Marine Reptiles Show Signs of the “Dinosaur” Bends
Marine reptiles and similar creatures might have sustained injuries from diving to great depths or swimming at great depths for too long. A study was completed on fossilized Ichthyosarians that brought attention to bone deformities that are consistent with bone deformities of humans suffering from decompression sickness, or “the bends”. The lesions were typical of those seen in humans who undergo changes in body pressure, which can cause the bends or a state of nitrogen narcosis. Nitrogen narcosis affects consciousness in a manner similar to alcohol intoxication. Links have been made between human “bends” and these Ichthyosarian bone deformities because human neck bones and the bones of prehistoric reptiles are very similar.
How the “Dinosaur” Bends Came About
An analysis by Associate Professor John Hayman of the University of Melbourne was published in Naturwissenschaften: Science of Nature. In his analysis, Associate Professor Hayman gives his thoughts on the cause of the deformities. His conclusions argue that the scarring may have been a result of deep diving and staying at great depths for too long, which can cause nitrogen to accumulate in the tissues of the body. As the Ichthyosarians ascended to the surface, nitrogen was released into the bloodstream in the form of bubbles because the body cannot hold the excess nitrogen at normal pressures. The nitrogen bubbles can expand and injure tissue, trigger clots, or block blood vessels in major organs. It was previously thought that quick ascents caused the lesions. Quick ascents still could have played a role though since the bends are affected by three things: the depth of dives, the duration of deep dives, and the speed of ascent. A long, deep dive requires a very slow ascent in order for nitrogen levels to naturally return to normal.
Were the “Dinosaur” Bends Worth it for Ithyosaurs?
Ichthyosarians may have realized some benefits to diving deeper for longer periods of time. Some potential benefits are an increased feeding range, more opportunities for thermoregulation, and a larger habitation zone. Whatever the benefits, they must have outweighed the maladies associated with decompression sickness. In humans this can cause joint pains, swollen or painful lymph nodes, itching and rashes, and pain in the torso, head, and neck area. It is also possible that the bends seen in Ichthyosarians were a result of hasty ascents to their oxygen supply. They may have swam deeper in search of food, then returned to the surface when oxygen supplies were depleted. Aquatic reptiles are more susceptible to the bends because their low oxygen consumption rate allows them to stay submerged for longer periods of time than mammals or birds.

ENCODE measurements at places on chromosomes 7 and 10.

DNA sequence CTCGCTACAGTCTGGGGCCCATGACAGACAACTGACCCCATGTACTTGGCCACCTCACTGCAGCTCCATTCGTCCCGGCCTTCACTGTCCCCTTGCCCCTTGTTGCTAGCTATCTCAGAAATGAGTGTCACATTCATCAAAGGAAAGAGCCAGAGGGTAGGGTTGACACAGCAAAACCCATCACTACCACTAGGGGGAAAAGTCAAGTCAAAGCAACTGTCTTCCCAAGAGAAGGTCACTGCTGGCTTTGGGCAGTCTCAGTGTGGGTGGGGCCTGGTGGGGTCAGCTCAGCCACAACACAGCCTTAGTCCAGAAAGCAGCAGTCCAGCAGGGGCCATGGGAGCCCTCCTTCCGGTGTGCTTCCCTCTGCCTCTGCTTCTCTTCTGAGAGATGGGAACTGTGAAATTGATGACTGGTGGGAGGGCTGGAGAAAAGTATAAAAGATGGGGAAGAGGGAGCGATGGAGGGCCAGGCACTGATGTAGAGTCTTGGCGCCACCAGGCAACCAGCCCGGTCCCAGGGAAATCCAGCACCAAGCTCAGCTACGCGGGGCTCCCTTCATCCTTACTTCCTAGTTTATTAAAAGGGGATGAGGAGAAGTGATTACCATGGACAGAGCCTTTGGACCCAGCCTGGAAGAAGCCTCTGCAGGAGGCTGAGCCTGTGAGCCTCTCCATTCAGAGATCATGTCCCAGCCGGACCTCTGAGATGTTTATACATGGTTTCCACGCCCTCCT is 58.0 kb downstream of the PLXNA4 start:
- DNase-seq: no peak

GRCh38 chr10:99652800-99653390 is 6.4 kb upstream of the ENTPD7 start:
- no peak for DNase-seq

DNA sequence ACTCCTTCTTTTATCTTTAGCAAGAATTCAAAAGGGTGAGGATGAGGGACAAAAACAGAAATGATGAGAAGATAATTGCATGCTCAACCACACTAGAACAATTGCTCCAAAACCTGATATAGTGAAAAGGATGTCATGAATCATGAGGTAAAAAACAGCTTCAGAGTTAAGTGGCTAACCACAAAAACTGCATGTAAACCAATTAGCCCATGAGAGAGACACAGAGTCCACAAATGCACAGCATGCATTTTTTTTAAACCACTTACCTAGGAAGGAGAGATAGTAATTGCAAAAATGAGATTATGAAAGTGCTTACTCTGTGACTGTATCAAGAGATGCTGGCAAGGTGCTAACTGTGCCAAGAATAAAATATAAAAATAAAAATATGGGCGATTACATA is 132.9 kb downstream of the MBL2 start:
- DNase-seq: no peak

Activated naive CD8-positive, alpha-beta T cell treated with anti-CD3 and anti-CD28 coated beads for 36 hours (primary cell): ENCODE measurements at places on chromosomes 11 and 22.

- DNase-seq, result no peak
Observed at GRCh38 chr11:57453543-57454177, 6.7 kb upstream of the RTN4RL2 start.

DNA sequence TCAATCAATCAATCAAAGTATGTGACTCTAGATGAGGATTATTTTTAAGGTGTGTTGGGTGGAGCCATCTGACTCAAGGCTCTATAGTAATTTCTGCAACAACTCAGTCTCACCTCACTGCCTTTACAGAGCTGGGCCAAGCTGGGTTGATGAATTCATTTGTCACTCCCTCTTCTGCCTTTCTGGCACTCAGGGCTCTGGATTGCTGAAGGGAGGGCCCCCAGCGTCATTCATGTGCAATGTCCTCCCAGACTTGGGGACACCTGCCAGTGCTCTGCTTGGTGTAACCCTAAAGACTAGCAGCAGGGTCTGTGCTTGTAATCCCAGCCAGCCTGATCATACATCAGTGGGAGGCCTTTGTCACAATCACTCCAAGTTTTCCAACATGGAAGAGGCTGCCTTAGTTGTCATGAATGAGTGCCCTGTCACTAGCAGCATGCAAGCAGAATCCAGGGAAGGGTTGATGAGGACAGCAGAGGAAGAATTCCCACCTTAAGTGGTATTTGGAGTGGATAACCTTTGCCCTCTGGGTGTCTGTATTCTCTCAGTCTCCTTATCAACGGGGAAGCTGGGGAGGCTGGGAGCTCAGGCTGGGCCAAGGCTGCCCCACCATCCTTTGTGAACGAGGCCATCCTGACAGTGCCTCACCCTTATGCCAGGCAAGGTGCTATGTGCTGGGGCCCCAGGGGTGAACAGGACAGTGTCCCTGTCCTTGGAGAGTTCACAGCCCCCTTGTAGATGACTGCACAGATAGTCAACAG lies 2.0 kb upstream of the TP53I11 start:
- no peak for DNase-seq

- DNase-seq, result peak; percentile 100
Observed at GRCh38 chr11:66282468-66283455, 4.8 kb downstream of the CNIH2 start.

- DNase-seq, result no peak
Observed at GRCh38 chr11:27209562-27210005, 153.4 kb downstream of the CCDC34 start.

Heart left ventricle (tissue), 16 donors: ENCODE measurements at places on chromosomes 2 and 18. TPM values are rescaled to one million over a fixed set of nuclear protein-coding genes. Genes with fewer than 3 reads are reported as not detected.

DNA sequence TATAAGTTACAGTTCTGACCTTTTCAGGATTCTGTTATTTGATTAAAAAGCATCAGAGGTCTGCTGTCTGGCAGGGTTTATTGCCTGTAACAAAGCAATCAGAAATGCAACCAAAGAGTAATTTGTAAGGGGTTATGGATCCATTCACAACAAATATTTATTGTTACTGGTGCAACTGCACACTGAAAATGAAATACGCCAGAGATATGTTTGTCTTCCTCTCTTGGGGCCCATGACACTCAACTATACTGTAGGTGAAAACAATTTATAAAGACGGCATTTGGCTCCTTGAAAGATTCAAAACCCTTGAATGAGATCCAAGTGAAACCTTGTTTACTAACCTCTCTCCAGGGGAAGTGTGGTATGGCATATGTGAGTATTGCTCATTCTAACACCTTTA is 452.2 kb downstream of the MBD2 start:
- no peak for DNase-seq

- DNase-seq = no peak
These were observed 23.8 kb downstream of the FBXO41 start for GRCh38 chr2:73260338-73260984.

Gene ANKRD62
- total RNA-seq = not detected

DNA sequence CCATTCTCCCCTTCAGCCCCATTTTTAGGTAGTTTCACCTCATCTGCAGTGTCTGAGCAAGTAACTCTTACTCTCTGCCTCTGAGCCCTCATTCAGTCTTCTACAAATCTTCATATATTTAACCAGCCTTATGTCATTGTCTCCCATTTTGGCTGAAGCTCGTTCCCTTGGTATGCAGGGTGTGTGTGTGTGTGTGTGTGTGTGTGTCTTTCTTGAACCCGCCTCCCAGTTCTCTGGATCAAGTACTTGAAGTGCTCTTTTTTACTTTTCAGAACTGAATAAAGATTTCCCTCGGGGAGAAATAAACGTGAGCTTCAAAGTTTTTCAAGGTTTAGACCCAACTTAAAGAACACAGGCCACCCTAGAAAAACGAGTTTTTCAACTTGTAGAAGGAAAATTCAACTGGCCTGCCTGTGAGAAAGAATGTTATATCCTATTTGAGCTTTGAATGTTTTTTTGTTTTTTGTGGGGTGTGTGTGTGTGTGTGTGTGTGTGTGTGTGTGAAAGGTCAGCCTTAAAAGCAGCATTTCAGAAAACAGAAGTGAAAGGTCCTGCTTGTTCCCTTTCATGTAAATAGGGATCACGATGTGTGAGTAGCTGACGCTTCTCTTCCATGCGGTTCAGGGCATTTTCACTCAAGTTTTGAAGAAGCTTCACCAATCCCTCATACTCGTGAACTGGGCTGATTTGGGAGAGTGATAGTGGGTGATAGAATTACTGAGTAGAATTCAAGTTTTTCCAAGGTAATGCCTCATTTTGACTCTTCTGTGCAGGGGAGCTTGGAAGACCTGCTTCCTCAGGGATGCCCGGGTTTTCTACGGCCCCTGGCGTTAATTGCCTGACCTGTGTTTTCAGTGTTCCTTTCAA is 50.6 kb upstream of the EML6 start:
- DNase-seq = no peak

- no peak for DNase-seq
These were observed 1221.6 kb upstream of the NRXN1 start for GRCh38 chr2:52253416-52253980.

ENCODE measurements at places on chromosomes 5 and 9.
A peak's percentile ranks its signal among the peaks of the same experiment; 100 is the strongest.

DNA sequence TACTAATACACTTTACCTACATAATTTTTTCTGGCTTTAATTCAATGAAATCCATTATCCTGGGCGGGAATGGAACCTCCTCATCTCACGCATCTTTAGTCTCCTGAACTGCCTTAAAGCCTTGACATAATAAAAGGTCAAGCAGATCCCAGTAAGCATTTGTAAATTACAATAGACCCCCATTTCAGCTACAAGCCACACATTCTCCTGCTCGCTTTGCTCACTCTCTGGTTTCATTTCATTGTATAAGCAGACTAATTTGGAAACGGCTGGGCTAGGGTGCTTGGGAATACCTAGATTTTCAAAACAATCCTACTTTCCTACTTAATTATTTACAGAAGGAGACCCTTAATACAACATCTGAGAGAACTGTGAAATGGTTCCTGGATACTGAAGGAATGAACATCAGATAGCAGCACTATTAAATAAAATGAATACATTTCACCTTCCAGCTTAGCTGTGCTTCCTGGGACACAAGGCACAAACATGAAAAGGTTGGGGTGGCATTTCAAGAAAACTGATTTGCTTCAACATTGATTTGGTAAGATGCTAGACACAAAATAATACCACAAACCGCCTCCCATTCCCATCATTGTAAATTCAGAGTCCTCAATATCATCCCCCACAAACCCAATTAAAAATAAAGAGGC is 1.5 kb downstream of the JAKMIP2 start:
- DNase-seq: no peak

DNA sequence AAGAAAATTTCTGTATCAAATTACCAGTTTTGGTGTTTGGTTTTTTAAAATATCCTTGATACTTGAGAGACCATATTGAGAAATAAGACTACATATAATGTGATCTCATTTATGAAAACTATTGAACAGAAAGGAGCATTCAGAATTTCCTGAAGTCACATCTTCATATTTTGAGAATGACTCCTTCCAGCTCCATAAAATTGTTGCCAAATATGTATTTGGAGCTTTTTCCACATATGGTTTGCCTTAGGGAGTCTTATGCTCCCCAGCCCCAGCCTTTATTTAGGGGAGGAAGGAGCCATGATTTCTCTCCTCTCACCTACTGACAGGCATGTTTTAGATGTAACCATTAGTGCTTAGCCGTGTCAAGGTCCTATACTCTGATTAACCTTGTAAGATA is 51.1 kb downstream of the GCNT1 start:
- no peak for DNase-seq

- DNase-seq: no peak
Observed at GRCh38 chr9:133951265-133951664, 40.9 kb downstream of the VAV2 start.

How Did the Dinosaur Bends Affect Ichthyosaurs?
Associate Professor Hayman that the bends would not have affected the Ichthyosarians’ long-term survival, although detrimental conditions may have appeared late in their life spans. Decompression sickness is usually accompanied by fairly mild symptoms in humans and there is no reason to believe that Ichthyosarians would have suffered to a greater degree. The most common symptoms are joint pain and fatigue. These reptiles would still have been able to hunt for prey and reproduce—the two main goals of every creature in the animal kingdom despite suffering from the “dinosaur” bends.